Frustration over prescription drug prices is prompting some states to force pharmaceutical makers to justify the cost of medications. California’s governor recently signed a bill doing just that. And Democratic lawmakers in Wisconsin are pushing a similar measure.
A bill introduced by Debra Kolste, D-Janesville, would require advance notification to the state Office of the Commissioner of Insurance and state Department of Health Services anytime the cost of a drug increases more than 25 percent. She said consumers, insurers, the government and the public would like to better understand pharmaceutical pricing.
"State governments should have great concern as Medicaid budgets are being busted by the high price of pharmaceuticals," Kolste said Thursday in a teleconference announcing a package of bills to provide drug pricing transparency and consumer protections.
One of the three bills would prevent insurers from abruptly cutting off coverage for a medication. Rep. Lisa Subeck, D-Madison, said this has been an issue for some of her constituents, herself included. Subeck was frustrated to find out her asthma and migraine medications, which had always been covered by insurance, suddenly weren't.
"I went to fill it (my prescription) one day and the pharmacy said to me, 'Your insurer doesn’t cover that anymore,'" Subeck said. She was then told filling it would cost several hundred dollars. "I was back to this medicine is no longer affordable. Now I need to find something else. That’s the problem we are trying to fix here."
Another bill focuses on pharmacy benefit managers, third-party companies hired to oversee prescription drug costs. The bill would require PBMs to register with state insurance regulators.
"Pharmacy benefit managers more and more are becoming monopolies. And they are the least regulated of the industry. Registration is just the first step," Kolste said.
Some of the most well-publicized cases of prescription drug increases involve EpiPens, which are used to treat severe allergic reactions; Daraprim, which is used to treat parasitic infections and to prevent a nervous system infection in those with HIV; drugs to cure hepatitis C; and Naloxone, which reverses opioid overdose.
"In 2014, (Naloxone) went up from $694 (a dose) to $4,000 today. A 500-percent increase in two years," said Robert Kraig, executive director for Citizen Action of Wisconsin. "Given the opiate epidemic, that can only be described as price gouging."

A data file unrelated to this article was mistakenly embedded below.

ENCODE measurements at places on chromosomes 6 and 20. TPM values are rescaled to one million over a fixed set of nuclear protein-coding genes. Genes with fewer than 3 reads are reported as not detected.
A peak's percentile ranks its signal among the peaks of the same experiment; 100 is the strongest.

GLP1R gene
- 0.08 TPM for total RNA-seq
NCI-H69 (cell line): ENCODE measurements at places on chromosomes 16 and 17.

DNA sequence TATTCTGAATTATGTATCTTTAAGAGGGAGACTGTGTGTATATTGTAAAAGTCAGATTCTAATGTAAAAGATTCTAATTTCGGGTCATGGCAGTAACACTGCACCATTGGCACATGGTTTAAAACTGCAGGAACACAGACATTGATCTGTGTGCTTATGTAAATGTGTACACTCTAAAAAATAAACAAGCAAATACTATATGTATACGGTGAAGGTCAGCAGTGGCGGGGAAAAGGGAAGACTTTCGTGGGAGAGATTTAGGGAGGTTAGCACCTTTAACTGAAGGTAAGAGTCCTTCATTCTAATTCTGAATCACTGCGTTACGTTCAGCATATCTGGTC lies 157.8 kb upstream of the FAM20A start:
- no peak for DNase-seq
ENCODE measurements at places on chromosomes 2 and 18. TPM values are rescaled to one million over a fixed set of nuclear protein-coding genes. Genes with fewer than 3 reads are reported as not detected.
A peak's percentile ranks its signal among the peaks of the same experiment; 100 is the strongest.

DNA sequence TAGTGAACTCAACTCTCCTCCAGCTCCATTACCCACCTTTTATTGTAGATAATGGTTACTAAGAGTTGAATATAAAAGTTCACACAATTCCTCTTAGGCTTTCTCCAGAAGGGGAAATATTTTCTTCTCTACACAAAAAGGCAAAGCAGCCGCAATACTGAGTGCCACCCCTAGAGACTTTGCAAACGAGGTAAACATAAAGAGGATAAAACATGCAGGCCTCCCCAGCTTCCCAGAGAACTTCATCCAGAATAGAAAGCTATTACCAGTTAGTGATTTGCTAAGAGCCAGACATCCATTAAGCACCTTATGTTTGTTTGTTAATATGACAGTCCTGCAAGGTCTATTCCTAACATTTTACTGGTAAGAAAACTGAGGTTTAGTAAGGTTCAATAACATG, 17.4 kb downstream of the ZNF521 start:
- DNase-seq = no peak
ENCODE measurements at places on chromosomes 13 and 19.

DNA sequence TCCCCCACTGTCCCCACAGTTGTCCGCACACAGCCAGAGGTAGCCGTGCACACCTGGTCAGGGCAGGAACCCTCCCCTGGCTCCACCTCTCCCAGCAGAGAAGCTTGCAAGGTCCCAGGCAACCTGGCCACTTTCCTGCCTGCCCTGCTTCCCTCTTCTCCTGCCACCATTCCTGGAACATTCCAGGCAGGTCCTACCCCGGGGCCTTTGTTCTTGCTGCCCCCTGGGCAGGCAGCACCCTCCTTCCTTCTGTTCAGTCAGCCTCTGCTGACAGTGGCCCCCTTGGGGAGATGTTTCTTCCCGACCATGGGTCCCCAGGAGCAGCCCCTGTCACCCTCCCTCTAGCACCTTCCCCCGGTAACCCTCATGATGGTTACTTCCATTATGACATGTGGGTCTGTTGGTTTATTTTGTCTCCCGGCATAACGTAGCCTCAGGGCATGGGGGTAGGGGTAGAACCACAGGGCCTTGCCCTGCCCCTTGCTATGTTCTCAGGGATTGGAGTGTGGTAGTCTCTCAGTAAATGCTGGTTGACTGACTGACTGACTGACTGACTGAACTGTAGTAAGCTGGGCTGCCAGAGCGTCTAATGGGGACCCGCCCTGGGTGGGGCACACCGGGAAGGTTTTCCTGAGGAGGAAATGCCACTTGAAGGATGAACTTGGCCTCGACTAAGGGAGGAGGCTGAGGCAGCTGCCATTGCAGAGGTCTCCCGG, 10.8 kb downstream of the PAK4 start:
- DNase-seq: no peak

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For Kolste, the goal of the bills is simply to increase transparency.
"We don’t know what the costs of medicine are. We only know what prices are charged. These bills are pretty harmless, they just ask for justification," Kolste said.
Kraig questioned whether manufacturers would be able to justify the price hikes.
"A pharmaceutical company has nothing to fear if they can justify these rate increases. We’re quite sure given how huge they are and how much more expensive these critical drugs are than those sold in other countries by the same company that they can’t," he said.
While many states have proposed various drug pricing measures, only a handful have passed: in California, Vermont, Maryland and New York.
Drug companies have argued critics fail to recognize the value medicines are bringing and say the state-level regulations could thwart the distribution of life-saving drugs.
The proposals won't help patients cover the costs of their medications or stop the companies from increasing prices, said Nicholas McGree, director of public affairs at Pharmaceutical Research and Manufacturers of America, trade group for drug makers.
"It’s unfair that patients are shouldering more and more of their health care costs out-of-pocket, even as prescription drug spending growth has slowed to the lowest rate in years. America’s biopharmaceutical companies are working to solve this problem by ensuring patients benefit from the massive rebates and discounts provided to insurers and pharmacy benefit managers, which can significantly reduce patients’ costs at the pharmacy. Creating new, costly bureaucratic programs and onerous reporting requirements, like LRB 3681 proposes, would do nothing to contain costs or help patients who are struggling to access the life-saving medicines they need. All health care stakeholders should work together, with policymakers and others, to find real, common sense solutions that actually improve affordability and access for patients."